Biological Invasions

, Volume 19, Issue 1, pp 329–338 | Cite as

Landholder participation in regional-scale control of invasive predators: an adaptable landscape model

  • A. S. Glen
  • M. C. Latham
  • D. Anderson
  • C. Leckie
  • R. Niemiec
  • R. P. Pech
  • A. E. Byrom
Original Paper


Control of invasive predators is necessary for the conservation of many endemic species. Invasive predator management tends to focus on priority sites, which often comprise only a small fraction of the impacted area. Landscape-scale ecological recovery requires threatening processes to be managed not only in these priority areas, but also in the matrix between them. However, wide-scale control of invasive species can be logistically, economically and socially challenging. We developed a spatially explicit model to estimate the effects of varying levels of landholder participation in landscape-scale programs to control invasive predators. We demonstrate the use of this model with a case study from the North Island of New Zealand in which the results of predator control are projected over a 6 year period. Under various scenarios for landholder participation, we estimated how the participation rate, and size and location of non-participating properties, would influence effectiveness of predator trapping. We also modelled how trap deployment could be adjusted to limit reinvasion from non-participating properties. Under all modelled scenarios, predator populations remained below pre-control levels throughout the 6 years. Non-participation by owners of small properties (≤25 ha) had a negligible effect on the efficacy of predator control. If owners of large properties (>800 ha) failed to participate, reinvasion by predators from these properties reduced the efficacy of control; however, this could be largely offset by placing additional traps on the nearest participating properties. Predator control will thus be effective even if some landholders choose not to participate. Our model can be readily adapted to other invasive species and landscapes worldwide.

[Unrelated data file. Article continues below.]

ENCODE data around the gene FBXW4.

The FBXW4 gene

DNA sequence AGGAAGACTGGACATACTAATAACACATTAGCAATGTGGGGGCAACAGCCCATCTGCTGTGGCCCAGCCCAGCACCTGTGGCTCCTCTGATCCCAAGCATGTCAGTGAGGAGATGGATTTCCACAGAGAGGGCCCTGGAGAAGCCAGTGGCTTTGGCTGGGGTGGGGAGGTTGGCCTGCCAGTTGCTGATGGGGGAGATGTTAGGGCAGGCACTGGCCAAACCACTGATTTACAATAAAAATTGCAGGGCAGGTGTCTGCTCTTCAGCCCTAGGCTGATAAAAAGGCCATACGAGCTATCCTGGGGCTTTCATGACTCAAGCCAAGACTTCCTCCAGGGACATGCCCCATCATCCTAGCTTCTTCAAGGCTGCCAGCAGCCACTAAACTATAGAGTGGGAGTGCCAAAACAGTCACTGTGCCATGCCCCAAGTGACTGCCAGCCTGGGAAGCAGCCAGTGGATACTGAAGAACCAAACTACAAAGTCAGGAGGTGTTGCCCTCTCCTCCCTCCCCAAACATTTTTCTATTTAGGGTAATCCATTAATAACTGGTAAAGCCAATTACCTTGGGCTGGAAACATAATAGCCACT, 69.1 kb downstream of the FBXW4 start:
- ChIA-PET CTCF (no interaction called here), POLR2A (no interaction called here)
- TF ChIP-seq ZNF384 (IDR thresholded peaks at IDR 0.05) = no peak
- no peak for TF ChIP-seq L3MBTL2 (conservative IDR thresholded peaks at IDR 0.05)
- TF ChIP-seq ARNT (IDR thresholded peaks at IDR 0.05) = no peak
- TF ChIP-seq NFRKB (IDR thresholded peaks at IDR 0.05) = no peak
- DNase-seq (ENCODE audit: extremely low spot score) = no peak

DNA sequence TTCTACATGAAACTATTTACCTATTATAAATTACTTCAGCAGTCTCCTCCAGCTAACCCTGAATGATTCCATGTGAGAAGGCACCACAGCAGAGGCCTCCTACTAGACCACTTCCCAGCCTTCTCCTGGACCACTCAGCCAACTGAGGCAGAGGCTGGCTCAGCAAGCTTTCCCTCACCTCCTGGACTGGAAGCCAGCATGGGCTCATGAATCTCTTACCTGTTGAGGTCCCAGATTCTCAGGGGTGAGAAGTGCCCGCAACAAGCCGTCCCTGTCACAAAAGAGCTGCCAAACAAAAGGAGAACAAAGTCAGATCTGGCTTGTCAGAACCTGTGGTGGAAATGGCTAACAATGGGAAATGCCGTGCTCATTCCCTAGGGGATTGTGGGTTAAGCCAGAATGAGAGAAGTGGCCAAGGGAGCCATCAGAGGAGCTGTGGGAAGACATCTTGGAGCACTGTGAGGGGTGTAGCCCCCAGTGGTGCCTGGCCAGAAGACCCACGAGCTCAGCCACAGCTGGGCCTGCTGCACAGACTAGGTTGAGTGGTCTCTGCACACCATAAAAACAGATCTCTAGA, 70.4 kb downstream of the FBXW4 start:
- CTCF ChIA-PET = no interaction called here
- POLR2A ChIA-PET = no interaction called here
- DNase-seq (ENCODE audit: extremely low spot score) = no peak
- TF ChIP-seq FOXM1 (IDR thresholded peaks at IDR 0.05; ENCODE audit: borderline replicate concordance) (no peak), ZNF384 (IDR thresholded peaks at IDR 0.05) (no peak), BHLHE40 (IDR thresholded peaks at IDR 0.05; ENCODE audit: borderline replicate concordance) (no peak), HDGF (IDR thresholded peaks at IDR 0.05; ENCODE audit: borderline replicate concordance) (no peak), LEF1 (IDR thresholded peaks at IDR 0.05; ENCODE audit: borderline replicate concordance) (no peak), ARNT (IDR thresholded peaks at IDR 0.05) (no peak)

Agro-ecosystem Community support Feral cat Ferret Social-ecological models Stoat 



Funding was provided by Hawke’s Bay Regional Council and the New Zealand Ministry of Business, Innovation & Employment. We thank M. Barron, P. Cowan and two anonymous referees for helpful comments on an earlier draft.

Supplementary material

10530_2016_1282_MOESM1_ESM.doc (1.5 mb)
Supplementary material 1 (DOC 1540 kb)


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Copyright information

© Springer International Publishing Switzerland 2016

Authors and Affiliations

  1. 1.Landcare ResearchAucklandNew Zealand
  2. 2.Landcare ResearchLincolnNew Zealand
  3. 3.Hawke’s Bay Regional CouncilNapierNew Zealand
  4. 4.School of Earth, Energy & Environmental SciencesStanford UniversityStanfordUSA

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